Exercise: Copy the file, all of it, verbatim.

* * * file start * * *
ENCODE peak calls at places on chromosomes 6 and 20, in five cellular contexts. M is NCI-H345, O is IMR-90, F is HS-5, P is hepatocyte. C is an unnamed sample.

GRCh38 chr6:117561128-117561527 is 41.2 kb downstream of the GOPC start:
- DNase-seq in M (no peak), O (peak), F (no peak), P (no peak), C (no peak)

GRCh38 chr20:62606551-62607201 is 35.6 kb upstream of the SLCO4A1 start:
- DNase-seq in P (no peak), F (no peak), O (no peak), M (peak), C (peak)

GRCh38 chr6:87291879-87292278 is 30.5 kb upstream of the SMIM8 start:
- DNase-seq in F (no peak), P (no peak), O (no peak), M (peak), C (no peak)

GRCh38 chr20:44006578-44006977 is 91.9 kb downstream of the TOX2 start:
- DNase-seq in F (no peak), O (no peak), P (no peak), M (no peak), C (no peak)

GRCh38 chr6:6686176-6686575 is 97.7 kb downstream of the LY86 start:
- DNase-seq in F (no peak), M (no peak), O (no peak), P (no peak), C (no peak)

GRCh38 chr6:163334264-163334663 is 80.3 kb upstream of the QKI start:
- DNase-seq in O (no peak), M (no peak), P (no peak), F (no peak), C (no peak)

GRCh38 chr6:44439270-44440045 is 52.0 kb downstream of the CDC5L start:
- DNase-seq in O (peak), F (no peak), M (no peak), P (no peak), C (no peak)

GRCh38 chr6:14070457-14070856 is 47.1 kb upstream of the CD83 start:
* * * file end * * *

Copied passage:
ENCODE peak calls at places on chromosomes 6 and 20, in five cellular contexts. M is NCI-H345, O is IMR-90, F is HS-5, P is hepatocyte. C is an unnamed sample.

GRCh38 chr6:117561128-117561527 is 41.2 kb downstream of the GOPC start:
- DNase-seq in M (no peak), O (peak), F (no peak), P (no peak), C (no peak)

GRCh38 chr20:62606551-62607201 is 35.6 kb upstream of the SLCO4A1 start:
- DNase-seq in P (no peak), F (no peak), O (no peak), M (peak), C (peak)

GRCh38 chr6:87291879-87292278 is 30.5 kb upstream of the SMIM8 start:
- DNase-seq in F (no peak), P (no peak), O (no peak), M (peak), C (no peak)

GRCh38 chr20:44006578-44006977 is 91.9 kb downstream of the TOX2 start:
- DNase-seq in F (no peak), O (no peak), P (no peak), M (no peak), C (no peak)

GRCh38 chr6:6686176-6686575 is 97.7 kb downstream of the LY86 start:
- DNase-seq in F (no peak), M (no peak), O (no peak), P (no peak), C (no peak)

GRCh38 chr6:163334264-163334663 is 80.3 kb upstream of the QKI start:
- DNase-seq in O (no peak), M (no peak), P (no peak), F (no peak), C (no peak)

GRCh38 chr6:44439270-44440045 is 52.0 kb downstream of the CDC5L start:
- DNase-seq in O (peak), F (no peak), M (no peak), P (no peak), C (no peak)

GRCh38 chr6:14070457-14070856 is 47.1 kb upstream of the CD83 start: